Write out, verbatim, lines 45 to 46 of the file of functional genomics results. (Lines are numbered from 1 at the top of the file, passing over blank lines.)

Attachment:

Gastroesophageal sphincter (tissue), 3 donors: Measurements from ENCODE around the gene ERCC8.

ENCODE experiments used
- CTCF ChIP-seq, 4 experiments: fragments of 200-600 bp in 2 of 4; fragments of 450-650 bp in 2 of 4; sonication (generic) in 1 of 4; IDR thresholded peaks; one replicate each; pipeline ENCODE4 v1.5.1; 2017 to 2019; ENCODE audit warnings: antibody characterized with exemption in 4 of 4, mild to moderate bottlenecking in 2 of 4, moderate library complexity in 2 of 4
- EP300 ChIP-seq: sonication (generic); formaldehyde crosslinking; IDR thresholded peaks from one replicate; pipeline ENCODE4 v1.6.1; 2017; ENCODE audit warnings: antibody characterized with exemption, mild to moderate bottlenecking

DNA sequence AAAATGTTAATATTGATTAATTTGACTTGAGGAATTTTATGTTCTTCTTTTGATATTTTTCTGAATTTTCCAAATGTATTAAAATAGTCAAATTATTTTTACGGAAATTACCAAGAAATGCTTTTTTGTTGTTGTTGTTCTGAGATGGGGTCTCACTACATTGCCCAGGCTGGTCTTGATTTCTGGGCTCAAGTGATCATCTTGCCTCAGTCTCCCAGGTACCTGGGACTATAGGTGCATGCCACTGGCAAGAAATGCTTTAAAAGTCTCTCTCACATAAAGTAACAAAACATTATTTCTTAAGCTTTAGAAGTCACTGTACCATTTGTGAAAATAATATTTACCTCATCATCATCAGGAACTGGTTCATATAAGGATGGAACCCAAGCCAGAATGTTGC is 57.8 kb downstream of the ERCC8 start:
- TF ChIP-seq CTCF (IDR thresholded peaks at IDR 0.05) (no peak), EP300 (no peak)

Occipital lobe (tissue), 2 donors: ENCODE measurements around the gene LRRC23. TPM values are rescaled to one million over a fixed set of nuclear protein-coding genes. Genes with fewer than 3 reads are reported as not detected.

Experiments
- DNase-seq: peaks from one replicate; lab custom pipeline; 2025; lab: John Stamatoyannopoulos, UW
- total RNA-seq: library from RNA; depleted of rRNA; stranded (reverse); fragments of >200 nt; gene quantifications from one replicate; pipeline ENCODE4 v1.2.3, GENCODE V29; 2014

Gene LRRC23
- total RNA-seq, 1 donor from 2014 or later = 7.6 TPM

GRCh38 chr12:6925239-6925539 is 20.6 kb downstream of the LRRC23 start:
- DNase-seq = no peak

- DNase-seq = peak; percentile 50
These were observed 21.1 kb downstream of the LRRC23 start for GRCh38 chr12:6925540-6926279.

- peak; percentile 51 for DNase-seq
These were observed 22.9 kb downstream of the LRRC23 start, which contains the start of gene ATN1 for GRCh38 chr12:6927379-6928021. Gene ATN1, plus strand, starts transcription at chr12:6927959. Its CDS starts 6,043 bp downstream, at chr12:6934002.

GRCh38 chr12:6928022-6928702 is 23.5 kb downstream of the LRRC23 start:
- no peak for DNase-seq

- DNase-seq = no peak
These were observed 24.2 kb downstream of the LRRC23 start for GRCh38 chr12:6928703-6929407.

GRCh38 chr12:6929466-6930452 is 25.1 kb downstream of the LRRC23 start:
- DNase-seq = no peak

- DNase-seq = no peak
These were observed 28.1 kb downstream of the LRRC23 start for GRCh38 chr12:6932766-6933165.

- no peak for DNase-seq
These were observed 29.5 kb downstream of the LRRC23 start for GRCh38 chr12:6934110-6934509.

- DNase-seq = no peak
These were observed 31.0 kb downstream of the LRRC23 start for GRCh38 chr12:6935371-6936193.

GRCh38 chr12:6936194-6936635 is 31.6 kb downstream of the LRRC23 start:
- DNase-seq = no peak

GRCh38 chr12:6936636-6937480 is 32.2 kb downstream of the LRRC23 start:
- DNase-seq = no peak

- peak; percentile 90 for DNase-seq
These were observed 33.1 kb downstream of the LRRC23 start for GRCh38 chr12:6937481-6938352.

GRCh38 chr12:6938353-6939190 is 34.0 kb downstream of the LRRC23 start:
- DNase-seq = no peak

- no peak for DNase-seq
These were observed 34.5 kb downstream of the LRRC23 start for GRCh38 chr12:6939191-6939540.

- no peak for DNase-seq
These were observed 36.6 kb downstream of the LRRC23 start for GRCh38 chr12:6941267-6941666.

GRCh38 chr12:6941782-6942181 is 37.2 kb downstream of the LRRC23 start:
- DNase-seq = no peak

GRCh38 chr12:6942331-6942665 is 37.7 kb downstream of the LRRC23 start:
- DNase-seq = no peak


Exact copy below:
GRCh38 chr12:6942331-6942665 is 37.7 kb downstream of the LRRC23 start:
- DNase-seq = no peak